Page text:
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Inevitably, the moment you start thinking about applying to law school, the question of whether to enroll in an LSAT prep course will come up. With so many options available to help you study for the LSAT, it is easy to get overwhelmed in the course of determining which test prep path is best for you. Add to this range of choices the fact that LSAT preparation can be incredibly expensive: one LSAT course can cost thousands of dollars. (Similarly, private tutoring can be hundreds of dollars an hour.) Even with the many discounts offered by various test prep companies, test preparation can be a big financial commitment forcing you to ask whether an LSAT prep course is worth it. To tackle this question, LSAT test takers should explore and compare the different prep courses in the market before signing up for one. While a friend or colleague may have had a great experience with a particular LSAT course, it is still important for you to do your homework. Whichever test prep approach you choose needs to align with your learning style and your budget. This section dives into what prep courses can offer LSAT students, along with ways to make the most of your budget.
Start by Taking a Practice Test:
LSAT preparation courses are entirely optional; some LSAT takers elect to study on their own without the aid of a test prep company or tutoring. Before making a decision about whether to enroll in a prep course, you should consider first taking a practice test to establish your baseline LSAT score. An LSAT score is determined by the number of questions answered correctly. Wrong answers will not be deducted from your score (which is why you should never leave a question blank). Each LSAT question is weighted the same. The total number of questions answered correctly composes the raw score, which is then converted to an LSAT scale ranging from 120 to 180. The average LSAT score is roughly 150. A number of test prep companies, such as The Princeton Review and Kaplan, offer a free LSAT practice test on-demand. Kaplan also provides practice test takers a complimentary score analysis along with answers and explanations for each question. Taking a practice LSAT will also give you a chance to get a sense of what things will be like on test day. As with other standardized tests for graduate school admissions, the LSAT is multiple hours long. It will take time and practice exams to help you build up your test-taking stamina. Based on your practice test experience, you can get a sense of how much help you think you might need. While perfect LSAT scores are a rarity, improving your baseline score by even five points can make a big difference.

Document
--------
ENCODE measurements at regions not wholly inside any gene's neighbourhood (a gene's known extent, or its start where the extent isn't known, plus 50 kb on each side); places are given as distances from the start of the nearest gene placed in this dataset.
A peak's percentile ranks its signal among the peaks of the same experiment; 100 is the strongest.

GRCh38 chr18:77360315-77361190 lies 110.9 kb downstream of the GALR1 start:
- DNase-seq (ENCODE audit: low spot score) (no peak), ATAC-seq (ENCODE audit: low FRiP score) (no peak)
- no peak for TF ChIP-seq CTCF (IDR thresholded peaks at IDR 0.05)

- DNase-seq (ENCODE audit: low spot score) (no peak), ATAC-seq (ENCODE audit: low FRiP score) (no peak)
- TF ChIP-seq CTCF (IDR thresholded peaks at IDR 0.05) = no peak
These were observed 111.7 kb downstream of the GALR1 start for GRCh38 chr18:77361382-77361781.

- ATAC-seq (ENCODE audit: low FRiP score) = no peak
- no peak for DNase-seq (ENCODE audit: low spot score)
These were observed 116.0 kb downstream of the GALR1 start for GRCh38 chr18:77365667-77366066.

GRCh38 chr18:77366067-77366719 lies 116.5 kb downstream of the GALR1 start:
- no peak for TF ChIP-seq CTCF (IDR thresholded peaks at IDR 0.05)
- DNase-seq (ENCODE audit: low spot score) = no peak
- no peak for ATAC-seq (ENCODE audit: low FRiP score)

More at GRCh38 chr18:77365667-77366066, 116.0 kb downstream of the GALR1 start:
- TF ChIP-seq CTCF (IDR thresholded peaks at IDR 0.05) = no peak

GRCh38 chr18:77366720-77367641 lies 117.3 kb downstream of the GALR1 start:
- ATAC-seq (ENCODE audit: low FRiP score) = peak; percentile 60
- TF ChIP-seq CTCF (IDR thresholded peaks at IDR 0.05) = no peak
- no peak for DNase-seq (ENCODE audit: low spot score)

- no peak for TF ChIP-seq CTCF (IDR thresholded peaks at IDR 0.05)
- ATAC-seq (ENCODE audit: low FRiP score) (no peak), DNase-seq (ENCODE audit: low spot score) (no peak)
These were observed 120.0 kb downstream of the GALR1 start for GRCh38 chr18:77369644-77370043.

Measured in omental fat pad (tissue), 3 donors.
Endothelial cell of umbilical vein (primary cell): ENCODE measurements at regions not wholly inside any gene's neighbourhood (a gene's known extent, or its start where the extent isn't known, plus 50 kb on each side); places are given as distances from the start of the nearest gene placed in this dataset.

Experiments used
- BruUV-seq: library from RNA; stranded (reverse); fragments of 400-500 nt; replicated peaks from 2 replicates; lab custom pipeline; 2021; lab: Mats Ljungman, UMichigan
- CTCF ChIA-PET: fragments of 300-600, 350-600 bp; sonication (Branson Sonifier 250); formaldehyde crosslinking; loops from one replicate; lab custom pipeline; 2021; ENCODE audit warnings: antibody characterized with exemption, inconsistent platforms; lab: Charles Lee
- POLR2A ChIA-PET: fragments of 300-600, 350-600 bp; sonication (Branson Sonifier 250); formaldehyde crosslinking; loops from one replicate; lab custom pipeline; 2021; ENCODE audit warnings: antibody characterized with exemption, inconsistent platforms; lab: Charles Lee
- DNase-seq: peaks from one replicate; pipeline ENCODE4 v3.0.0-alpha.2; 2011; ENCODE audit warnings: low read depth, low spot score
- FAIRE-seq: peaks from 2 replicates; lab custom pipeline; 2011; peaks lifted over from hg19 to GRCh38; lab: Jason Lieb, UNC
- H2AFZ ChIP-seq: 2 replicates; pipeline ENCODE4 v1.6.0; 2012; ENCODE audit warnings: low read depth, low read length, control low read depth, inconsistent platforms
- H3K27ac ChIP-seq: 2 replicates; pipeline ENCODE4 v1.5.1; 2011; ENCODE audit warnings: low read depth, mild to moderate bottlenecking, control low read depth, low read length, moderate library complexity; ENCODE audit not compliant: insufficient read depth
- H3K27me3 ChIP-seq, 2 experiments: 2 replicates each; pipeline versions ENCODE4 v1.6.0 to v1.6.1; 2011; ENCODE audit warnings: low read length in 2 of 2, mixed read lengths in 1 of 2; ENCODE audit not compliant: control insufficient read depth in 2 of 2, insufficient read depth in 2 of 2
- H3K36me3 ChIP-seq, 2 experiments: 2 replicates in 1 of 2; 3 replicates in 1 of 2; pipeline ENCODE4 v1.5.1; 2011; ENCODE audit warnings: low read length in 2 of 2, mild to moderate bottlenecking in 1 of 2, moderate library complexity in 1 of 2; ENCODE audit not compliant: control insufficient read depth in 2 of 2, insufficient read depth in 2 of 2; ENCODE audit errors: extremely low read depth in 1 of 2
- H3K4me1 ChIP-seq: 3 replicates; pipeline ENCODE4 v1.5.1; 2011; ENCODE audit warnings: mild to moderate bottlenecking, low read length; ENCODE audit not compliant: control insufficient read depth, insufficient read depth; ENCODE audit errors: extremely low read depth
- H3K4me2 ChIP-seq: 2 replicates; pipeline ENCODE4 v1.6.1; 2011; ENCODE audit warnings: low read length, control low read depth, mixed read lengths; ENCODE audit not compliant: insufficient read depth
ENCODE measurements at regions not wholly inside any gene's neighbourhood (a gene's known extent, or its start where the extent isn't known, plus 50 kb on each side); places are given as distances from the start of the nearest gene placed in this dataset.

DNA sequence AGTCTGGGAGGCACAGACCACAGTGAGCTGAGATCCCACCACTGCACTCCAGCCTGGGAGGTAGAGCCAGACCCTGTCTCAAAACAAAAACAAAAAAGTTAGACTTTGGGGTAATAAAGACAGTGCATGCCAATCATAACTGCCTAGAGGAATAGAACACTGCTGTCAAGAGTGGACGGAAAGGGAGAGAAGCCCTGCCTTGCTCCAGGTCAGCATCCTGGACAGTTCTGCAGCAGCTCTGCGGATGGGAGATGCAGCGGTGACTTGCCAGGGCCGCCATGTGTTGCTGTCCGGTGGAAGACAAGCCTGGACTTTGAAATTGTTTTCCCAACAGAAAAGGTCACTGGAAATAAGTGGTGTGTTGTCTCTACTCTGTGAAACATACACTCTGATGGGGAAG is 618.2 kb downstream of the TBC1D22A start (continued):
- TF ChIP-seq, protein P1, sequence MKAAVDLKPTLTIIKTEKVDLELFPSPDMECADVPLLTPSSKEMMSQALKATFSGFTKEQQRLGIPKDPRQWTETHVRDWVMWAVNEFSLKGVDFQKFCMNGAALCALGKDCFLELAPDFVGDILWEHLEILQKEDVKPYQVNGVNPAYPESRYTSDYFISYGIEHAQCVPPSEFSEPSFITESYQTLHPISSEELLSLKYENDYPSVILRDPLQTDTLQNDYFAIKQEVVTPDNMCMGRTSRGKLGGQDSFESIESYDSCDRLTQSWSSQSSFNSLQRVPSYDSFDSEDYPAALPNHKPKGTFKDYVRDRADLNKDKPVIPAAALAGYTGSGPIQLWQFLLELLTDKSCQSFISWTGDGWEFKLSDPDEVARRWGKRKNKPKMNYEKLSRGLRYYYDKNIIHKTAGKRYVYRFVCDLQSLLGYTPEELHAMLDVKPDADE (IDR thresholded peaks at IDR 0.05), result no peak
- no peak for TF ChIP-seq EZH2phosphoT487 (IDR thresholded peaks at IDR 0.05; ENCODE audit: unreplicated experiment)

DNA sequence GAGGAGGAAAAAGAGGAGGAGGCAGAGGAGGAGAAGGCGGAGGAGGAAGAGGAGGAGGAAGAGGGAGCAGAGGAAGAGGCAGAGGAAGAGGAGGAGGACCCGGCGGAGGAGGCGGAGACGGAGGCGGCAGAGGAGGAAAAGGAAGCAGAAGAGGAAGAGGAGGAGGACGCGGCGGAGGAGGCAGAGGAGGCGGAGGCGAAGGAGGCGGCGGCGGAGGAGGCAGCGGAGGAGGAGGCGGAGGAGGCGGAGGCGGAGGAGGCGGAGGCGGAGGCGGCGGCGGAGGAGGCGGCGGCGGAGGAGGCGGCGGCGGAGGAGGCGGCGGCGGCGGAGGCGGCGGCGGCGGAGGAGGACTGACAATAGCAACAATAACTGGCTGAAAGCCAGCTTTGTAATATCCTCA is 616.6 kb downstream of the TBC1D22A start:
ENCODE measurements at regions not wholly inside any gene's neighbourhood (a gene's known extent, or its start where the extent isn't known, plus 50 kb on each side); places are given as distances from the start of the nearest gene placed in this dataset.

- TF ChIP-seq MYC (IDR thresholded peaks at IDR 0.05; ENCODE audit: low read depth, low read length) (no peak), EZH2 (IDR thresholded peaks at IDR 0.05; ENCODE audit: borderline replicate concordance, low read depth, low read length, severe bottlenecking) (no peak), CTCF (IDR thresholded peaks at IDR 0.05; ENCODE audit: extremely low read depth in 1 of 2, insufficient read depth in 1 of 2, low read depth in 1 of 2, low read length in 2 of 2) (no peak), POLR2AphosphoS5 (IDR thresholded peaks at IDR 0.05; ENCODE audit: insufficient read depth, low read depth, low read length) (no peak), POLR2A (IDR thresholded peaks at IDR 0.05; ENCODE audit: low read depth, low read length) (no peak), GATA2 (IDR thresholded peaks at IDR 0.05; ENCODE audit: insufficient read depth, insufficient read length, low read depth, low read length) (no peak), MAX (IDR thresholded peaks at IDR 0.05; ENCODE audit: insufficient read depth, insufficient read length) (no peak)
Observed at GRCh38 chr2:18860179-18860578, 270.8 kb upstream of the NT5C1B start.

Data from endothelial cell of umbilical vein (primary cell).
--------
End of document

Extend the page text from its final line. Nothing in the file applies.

Use of Official LSAC Materials:
Part of what a prep course can provide is access to official LSAT practice questions and other materials from the Law School Admission Council (LSAC). LSAC has a number of content licensees, such as Manhattan Prep and PowerScore, that license official LSAT materials from LSAC. Some of these licensees offer free or discounted courses to LSAC fee waiver recipients. Requests for test prep fee waivers will need to be made directly to the applicable test prep company providing it. Look into how many full-length LSAT practice exams each prep course company offers. While practice questions are helpful, familiarizing yourself with actual LSAT exams can make a big difference.
LSAT Prep Class Size:
Prep classes can be online, in-person, or a combination of both. Think about whether a smaller class size would be a better use of time and money for you. The Small Class LSAT Course offered by Kaplan is a 5- to 15-person course, giving you more time with the instructor.
Is There a Guarantee?:
Acknowledging how expensive a prep course can be, a number of LSAT preparation companies will offer a money-back guarantee. For example, the company will have you take a practice test on the first day of the review course and then if you do not improve your LSAT score by a certain number of points, the prep course company will refund you the entire cost of the course. Make sure you understand the nuances of each of the different guarantees, as they vary from company to company. For example, the LSAT Lab will have you take a practice test when you start using the LSAT Lab and then study for at least two months. If you do not improve your practice test score by at least five points on the official LSAT, the LSAT Lab will refund the entire cost of your subscription. In contrast, The Princeton Review also has a money-back guarantee for those who sign up for The Princeton Review “LSAT 165+” course if the student (i) had a baseline LSAT score of less than a 158, met all of the requirements but received less than a seven point increase; or (ii) had a baseline LSAT score of 158 or higher, met all of the requirements but received less than a 165. Until 12/20/21, you can save $300 off The Princeton Review LSAT 165+ course when you using the promocode: Save300.
Access to LSAT Test Prep Materials:
Another factor to consider is how long you will be able to access the LSAT prep course practice materials. Magoosh allows its students to access timed practice tests and over 90 video lessons for up to 12 months. LSATMax offers different packages with different access periods allowing you to pay only for what you need.